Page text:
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General Education


Sir Peabody:     As all are aware, the sexes and various classes require different educations.  What is suitable for a boy is not suitable for a girl and what is necessary for the nobility is not always a demand on the gentry. 

Lady Befuddled:     Yes, this I know.  And having set it out, I will tell you, for my son Thomas I intend fully to raise him as a nobleman.  For although we are of the gentry, Thomas is first born and will inherit our property and land.  This inheritance gives him the opportunity to rise above his current station.7


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Sir Peabody:     And once there he will have certain responsibilities and authority.  With this authority it is essential that he be aware of the required education for the nobility in addition to the gentry.  Likewise, since it is possible he will be marrying into either class, it is important he be fully aware of the requirements and demands placed on his future bride.  Taking a look at James Nelsonís An Essay on the Government of Children7, the different requirements for men and women are easily discerned.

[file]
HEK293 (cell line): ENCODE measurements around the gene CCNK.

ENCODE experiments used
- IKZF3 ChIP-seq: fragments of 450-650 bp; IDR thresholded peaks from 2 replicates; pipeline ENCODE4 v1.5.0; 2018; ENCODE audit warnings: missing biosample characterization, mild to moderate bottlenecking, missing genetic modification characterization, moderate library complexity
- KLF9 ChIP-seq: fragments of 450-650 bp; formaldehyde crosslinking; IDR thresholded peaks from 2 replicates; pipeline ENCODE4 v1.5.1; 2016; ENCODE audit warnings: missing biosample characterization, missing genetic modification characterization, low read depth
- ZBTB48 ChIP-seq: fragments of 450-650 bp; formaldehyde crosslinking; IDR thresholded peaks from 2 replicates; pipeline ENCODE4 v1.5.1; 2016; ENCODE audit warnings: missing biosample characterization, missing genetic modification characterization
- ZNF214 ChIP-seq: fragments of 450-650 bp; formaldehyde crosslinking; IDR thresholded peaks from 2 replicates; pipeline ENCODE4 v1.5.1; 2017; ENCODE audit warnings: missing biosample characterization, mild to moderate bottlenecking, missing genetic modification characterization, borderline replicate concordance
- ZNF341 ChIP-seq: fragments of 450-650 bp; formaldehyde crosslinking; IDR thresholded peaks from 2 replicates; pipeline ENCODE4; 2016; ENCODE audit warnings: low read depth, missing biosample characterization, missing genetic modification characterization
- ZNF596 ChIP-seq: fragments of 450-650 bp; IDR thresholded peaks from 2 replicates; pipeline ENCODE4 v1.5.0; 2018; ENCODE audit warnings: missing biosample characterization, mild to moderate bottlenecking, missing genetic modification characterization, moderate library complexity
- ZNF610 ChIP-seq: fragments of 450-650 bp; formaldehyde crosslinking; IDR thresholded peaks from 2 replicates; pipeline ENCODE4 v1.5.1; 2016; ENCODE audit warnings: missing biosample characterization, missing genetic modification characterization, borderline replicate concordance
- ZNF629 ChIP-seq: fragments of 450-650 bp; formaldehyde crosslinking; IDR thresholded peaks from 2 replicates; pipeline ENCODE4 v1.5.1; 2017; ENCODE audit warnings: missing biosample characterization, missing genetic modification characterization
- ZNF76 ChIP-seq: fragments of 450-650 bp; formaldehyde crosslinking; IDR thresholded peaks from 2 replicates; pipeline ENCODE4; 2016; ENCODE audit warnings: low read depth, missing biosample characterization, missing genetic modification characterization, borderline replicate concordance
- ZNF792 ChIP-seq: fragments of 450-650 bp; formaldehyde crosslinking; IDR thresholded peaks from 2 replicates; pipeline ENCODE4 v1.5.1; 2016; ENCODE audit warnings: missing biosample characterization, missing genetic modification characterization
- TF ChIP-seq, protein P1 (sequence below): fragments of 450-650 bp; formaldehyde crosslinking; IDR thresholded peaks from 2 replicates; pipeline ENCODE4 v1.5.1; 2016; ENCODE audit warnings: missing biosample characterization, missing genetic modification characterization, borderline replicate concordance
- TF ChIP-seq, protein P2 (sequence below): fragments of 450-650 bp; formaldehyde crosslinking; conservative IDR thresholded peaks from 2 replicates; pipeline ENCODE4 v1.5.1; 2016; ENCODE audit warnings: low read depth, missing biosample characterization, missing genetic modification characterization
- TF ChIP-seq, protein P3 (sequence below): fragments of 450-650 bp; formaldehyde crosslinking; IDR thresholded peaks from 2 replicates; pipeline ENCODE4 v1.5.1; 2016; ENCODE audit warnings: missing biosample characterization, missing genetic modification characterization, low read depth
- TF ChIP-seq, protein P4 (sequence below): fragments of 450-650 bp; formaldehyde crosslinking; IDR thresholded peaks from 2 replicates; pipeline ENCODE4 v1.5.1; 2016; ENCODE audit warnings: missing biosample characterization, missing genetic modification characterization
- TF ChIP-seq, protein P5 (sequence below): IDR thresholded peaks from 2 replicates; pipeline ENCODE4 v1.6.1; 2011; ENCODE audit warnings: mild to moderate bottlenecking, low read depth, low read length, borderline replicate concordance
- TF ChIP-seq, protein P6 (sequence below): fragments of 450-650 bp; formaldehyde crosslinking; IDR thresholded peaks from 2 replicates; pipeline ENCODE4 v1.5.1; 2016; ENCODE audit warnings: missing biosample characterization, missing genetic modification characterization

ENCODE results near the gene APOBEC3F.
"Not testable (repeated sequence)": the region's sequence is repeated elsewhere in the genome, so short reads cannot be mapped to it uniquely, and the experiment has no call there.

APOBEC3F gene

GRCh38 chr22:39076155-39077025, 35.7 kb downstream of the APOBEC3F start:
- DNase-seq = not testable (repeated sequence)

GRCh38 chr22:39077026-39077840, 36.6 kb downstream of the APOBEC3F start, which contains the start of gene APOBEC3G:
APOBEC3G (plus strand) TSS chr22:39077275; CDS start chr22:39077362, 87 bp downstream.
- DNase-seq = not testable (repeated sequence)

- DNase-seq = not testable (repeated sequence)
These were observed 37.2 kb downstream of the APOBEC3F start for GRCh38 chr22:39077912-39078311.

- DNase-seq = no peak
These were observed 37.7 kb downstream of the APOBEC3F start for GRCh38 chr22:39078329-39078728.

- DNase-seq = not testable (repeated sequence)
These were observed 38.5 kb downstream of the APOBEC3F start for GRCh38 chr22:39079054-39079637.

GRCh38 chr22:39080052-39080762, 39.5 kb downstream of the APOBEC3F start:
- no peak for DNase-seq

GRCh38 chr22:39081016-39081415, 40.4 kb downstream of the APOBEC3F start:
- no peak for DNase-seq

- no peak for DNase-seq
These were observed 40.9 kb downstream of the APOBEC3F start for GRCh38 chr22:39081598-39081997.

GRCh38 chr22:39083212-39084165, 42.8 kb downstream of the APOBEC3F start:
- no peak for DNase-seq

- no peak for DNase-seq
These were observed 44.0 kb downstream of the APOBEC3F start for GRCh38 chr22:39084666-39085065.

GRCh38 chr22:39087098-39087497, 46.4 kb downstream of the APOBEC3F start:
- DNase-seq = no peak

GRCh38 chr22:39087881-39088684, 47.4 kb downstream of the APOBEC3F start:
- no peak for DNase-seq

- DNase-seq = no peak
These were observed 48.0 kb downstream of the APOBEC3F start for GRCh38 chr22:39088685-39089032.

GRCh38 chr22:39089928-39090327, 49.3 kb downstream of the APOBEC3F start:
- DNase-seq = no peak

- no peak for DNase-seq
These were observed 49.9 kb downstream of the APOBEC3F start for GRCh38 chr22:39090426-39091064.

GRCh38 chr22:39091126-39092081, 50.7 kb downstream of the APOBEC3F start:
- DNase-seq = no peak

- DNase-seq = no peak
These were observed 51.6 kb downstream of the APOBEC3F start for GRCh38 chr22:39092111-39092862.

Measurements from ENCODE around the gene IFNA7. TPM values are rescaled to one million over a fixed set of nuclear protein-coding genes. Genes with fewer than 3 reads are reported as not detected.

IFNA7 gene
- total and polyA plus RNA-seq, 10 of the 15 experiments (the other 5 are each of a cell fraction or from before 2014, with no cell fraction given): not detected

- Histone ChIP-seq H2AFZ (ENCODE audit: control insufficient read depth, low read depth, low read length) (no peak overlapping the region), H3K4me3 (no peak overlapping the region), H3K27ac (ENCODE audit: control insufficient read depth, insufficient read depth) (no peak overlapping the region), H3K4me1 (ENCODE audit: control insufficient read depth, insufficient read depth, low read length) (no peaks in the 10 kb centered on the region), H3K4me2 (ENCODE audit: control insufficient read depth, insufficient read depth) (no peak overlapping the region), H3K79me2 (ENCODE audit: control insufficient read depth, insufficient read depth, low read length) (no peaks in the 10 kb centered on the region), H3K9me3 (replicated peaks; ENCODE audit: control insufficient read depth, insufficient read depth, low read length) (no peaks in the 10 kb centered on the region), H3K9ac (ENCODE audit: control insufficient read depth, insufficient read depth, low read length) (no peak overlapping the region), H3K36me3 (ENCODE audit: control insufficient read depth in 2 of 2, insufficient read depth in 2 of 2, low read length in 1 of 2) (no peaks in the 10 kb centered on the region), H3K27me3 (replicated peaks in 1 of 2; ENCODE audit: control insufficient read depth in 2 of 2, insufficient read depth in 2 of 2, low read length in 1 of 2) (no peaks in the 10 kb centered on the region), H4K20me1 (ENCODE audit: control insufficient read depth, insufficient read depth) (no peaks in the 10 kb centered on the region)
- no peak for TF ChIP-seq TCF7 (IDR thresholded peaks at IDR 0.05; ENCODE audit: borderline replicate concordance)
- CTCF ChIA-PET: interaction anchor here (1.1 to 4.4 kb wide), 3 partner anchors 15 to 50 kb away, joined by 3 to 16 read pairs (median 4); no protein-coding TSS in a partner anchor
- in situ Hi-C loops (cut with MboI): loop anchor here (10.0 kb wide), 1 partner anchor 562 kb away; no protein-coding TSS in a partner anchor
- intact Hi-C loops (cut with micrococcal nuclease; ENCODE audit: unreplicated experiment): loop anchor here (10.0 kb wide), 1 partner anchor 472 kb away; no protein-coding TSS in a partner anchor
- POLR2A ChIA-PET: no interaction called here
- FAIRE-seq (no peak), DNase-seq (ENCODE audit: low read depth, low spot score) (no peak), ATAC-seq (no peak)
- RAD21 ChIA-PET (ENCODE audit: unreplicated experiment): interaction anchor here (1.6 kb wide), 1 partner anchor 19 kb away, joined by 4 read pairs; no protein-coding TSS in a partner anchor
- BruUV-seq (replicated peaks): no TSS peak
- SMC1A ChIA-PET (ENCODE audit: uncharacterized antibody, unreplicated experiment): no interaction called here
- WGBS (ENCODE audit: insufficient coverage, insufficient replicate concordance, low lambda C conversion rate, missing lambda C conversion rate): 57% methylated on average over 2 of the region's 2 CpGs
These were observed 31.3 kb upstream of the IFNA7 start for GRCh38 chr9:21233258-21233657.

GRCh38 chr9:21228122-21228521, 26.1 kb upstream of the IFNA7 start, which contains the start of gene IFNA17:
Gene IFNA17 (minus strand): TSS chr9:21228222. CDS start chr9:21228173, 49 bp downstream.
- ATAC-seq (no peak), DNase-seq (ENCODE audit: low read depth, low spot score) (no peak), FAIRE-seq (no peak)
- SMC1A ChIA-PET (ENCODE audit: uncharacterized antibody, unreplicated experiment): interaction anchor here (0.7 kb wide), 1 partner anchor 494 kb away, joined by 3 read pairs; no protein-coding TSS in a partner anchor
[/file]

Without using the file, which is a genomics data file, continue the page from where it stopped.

Additionally, Lady Befuddled, although slightly off the current course of conversation, I would like to recommend to you never to push Thomas too hard or demand that he do his work.  If you insist Thomas read such and such many pages a day or overflow his senses with too many mathematic formula he will lose all desire for education and wish only to play.  However, if you work to give study a non-obligatory aura, Thomas will view it as pleasure and, without the insistence of another, move himself to excel5All children like to read when it is not demanded.



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